[0033] Alternatively or in addition, the flag 22 may protrude or stick out of the receptacle 14 with a varying size based on the filling level. For example, with an increase in the filling level, i.e., a movement of the floater 16 along the direction 18, an increasing size of the flag 22 may protrude out of the receptacle 14 and/or of the cartridge 10 3 such that the size being visible outside the receptacle 14, the cartridge 10 3 may be evaluated and/or indicate the filling level.

[0034] Fig. 1d shows a schematic side view of a cartridge 10 4 having a lever element that is hinged at the cartridge 10 4 , e.g., at the receptacle 14 at a bearing region 34 such that at least a portion of the lever element 32 is rotatably movable along a rotational direction 36. The flag 22 and the floater 16 are mechanically coupled to each other via the lever element 32, i.e., the flag 22 and the floater 16 may both be connected to the lever element 32, directly or indirectly. The lever element 32 or a plurality of lever elements may convert a movement of the floater 16 along the filling direction 18 into a movement of the flag 22 along the direction 26 of movement that is different when compared to the direction 18.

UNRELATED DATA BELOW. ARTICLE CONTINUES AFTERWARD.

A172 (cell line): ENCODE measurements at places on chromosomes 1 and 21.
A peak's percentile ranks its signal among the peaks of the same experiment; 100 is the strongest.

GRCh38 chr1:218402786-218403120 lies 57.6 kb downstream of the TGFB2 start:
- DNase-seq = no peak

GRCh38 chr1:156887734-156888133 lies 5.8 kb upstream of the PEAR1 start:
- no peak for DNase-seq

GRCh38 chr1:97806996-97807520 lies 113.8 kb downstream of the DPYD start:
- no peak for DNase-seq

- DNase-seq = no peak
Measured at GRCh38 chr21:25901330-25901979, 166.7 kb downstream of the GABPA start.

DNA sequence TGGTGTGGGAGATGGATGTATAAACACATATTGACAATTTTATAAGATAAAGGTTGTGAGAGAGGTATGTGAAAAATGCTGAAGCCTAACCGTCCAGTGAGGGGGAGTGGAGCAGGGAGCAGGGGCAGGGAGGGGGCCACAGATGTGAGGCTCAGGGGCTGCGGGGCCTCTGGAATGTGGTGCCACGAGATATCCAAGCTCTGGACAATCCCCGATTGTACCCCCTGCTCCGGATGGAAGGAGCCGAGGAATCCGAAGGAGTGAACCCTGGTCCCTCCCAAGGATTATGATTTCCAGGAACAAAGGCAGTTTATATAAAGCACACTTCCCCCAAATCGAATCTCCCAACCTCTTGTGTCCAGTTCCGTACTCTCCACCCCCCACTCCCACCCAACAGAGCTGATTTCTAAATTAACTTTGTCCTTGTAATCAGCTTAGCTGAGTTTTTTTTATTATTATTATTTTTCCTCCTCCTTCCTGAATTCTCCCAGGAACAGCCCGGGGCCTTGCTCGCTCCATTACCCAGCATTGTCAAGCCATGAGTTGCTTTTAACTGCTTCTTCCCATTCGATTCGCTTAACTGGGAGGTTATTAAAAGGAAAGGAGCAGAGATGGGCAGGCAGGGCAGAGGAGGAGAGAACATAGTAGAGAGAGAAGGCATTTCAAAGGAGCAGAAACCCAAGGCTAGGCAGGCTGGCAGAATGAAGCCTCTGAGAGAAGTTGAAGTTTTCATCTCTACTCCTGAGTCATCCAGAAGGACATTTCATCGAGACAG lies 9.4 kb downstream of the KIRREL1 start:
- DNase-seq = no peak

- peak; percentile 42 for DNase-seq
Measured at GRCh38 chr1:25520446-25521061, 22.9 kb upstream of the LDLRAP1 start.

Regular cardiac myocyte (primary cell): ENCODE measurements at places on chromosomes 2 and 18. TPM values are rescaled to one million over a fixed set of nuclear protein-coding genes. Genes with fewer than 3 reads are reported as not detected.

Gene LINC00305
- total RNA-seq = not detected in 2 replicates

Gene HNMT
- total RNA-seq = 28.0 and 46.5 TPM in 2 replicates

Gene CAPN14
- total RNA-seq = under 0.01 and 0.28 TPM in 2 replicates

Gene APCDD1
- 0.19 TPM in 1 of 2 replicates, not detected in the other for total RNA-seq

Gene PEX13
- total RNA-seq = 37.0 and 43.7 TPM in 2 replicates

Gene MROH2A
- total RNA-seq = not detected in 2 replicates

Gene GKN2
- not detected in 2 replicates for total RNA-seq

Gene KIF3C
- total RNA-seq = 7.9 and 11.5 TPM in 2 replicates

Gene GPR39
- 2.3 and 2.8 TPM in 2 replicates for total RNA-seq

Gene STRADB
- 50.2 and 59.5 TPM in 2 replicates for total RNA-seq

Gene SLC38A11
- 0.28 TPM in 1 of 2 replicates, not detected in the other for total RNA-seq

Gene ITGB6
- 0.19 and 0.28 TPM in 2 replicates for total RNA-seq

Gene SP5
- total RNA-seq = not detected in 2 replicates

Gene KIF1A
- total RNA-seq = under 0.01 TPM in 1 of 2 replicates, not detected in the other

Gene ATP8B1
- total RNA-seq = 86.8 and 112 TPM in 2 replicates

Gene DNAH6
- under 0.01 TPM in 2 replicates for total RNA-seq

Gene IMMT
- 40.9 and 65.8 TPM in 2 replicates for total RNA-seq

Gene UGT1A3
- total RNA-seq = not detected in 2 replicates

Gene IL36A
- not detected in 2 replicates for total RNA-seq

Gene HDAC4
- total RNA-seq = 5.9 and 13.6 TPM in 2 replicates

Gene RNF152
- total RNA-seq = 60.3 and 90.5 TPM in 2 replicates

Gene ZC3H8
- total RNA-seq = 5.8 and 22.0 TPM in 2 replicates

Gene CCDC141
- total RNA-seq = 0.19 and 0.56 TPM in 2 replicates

[0035] As described in connection with Fig. 1c, the size of the flag 22 visible outside the receptacle 14 or the cartridge 10 4 may vary based on the filling level so as to allow an estimation or determination of the filling level. [0036] Although the cartridges 10^ 10 2 , 10 3 and 10 4 are described as to show for an increase in height and/or size of the flag 22 outside of the receptacle 14 and/or the cartridge with an increase of the filling level, according to an example, a mechanism may be arranged so as to invert the movement of the flag 22. That is, a visible or evaluable size of the flag 22 may decrease with an increase of the filling level. For example, a lever mechanism may be arranged.

[0037] As shown, a position outside of the receptacle 14, the cartridge respectively, e.g., a presence or absence at an evaluated region and/or a visible or evaluable size of the flag 22 may indicate a magnitude or amount of the filling level.

[0038] Fig. 2a shows a schematic side view of a cartridge 20 in accordance with an example. The cartridge 20 comprises the receptacle 14 to receive the waste printing material and may comprise a further volume 38 beside the receptacle 14. The further volume 38 may host the bearing region 34 and/or the lever element 32 to which the floater 16 is connected via the mechanical element 24. Additionally, the flag 22 may, directly or indirectly, be mechanically coupled to the lever element 32. The movement of the floater 16 along the filling direction 18 may be supported by use of a mechanical guidance to guide the floater 16 such that a movement of the floater 16 along the directions different from the filling direction 18 are hampered or prevented.